This column first appeared in Financial Mail in 2015.
It has all the makings of a grand story of a rags-to-riches story: a resourceful man who had a great idea that took off. It gets better, that inventor didn’t get a cent from his invention but now, in a David-vs-Goliath confrontation, he will wrest glory (and royalties) back through a lengthy and protracted court battle.
But, is that inventor former Vodacom accountant Nkosana Makate or former MTN lead data consultant Ari Kahn?
Last month, Makate, a trainee accountant at Vodacom in 2000 when he says he came up with the idea, won the right to appeal at the Constitutional Court.
It’s the latest round in a long-running saga over who came up with this frankly brilliant idea. In 2000 Makate says his girlfriend never had any money, so he came up with the idea of sending the Please Call Me message. He claims he spoke to Philip Geissler, then the head of product development, and the idea grew from there. Vodacom has responded that Makate, as an employee ceded copyright to the company, that Geissler was not empowered to make any such deals on behalf of the company and that the claim period in which Makate should’ve responded has expired – called prescription.
Why Makate’s claim is even before a court of any kind is because his legal fight is being backed by Sterling Rand, which the Mail & Guardian describes as “one of the few private entities in South Africa built on investing in legal disputes”.
“Makate will be sharing 50% of the R700m he hopes to win with Sterling Rand,” the paper adds.
Meanwhile, Kahn, a well-known figure in the early days of the cellular networking boom, says he came up with the idea in 2000. Kahn, who was lead data consultant at MTN from 1994 to 2002, said he thinks the idea was leaked from when he briefed MTN’s legal representatives (on 16 November 2000) and the patent application being filed with the Patent Office by Spoor & Fisher on 22 January 2001.
A day later Khan claims – with paperwork to back it up – that MTN launched Please Call me and more than 1.5m messages were sent in the first three days.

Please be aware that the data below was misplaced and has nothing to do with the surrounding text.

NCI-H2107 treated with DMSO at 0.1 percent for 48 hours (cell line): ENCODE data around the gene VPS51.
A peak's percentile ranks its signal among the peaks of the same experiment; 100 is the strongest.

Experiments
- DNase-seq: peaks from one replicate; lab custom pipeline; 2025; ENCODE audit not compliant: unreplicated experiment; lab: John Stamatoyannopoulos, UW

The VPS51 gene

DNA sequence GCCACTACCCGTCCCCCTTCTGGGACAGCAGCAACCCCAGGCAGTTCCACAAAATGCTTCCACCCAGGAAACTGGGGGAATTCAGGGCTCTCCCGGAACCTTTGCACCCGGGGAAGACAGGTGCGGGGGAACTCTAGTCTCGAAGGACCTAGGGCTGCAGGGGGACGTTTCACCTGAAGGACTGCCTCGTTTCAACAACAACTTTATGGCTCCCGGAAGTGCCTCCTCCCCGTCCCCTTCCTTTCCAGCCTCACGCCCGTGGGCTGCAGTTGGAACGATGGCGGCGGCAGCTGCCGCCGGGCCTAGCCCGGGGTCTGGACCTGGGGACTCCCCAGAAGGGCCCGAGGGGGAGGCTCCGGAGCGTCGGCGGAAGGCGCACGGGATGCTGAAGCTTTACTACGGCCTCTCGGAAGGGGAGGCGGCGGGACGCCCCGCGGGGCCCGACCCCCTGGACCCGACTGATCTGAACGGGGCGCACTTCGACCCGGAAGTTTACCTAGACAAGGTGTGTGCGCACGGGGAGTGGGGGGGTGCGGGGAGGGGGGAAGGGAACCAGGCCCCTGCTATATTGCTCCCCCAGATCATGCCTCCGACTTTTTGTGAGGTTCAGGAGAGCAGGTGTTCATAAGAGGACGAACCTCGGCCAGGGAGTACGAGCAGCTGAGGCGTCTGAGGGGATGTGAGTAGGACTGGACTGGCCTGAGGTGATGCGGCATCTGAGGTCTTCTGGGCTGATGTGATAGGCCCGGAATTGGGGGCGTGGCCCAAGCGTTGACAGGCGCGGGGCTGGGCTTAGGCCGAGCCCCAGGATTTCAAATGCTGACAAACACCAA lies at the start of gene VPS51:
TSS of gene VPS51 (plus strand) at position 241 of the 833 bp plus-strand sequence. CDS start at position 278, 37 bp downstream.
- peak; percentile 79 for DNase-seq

Meanwhile, former Vodacom Group CEO Alan Knott-Craig had to endure the ignominy of being called to testify in court that he was wrong when he claimed in a biography that he came up with the idea himself.
As a service, what was originally just a free SMS quickly became a call to action that often resulted in the receiving party returning the call. No wonder the networks love this free text service because it so often results in a call – transferring the call from the person with no airtime, who gets the person with airtime to make the call.
It’s calculated that the Please Call Me industry is estimated to be worth approximately R60m a year for Vodacom, which sends out an estimated 38-million messages a day, or nearly 14bn a year.
Makate claims Vodacomhas made about R70bn from it since launching it in 2001. He is asking for 15% of profit share.
Meanwhile, it’s been suggested that this Please Call Me service is the biggest advertising network in South Africa – and it’s probably true. Bear two things in mind: firstly, what we consider as an advertising platform is evolving, as quickly as we’re shifting from desktops to mobile as our primary devices.
Secondly, SMS is unique for two specific reasons: it reaches every kind of handset, no matter how basic; and it has a 100% read rate. People read everything, even the spam. The parents of teenagers should be aware of this: your kids are not responding not because they didn’t get the message, but because they don’t want to.
The Please Call Me patent saga is a convoluted one, but it reveals once again that special kind of ingenuity that us South Africans have. We’ve even found a way for someone with no airtime to get someone with airtime to make the call.
This column first appeared in Financial Mail in June 2015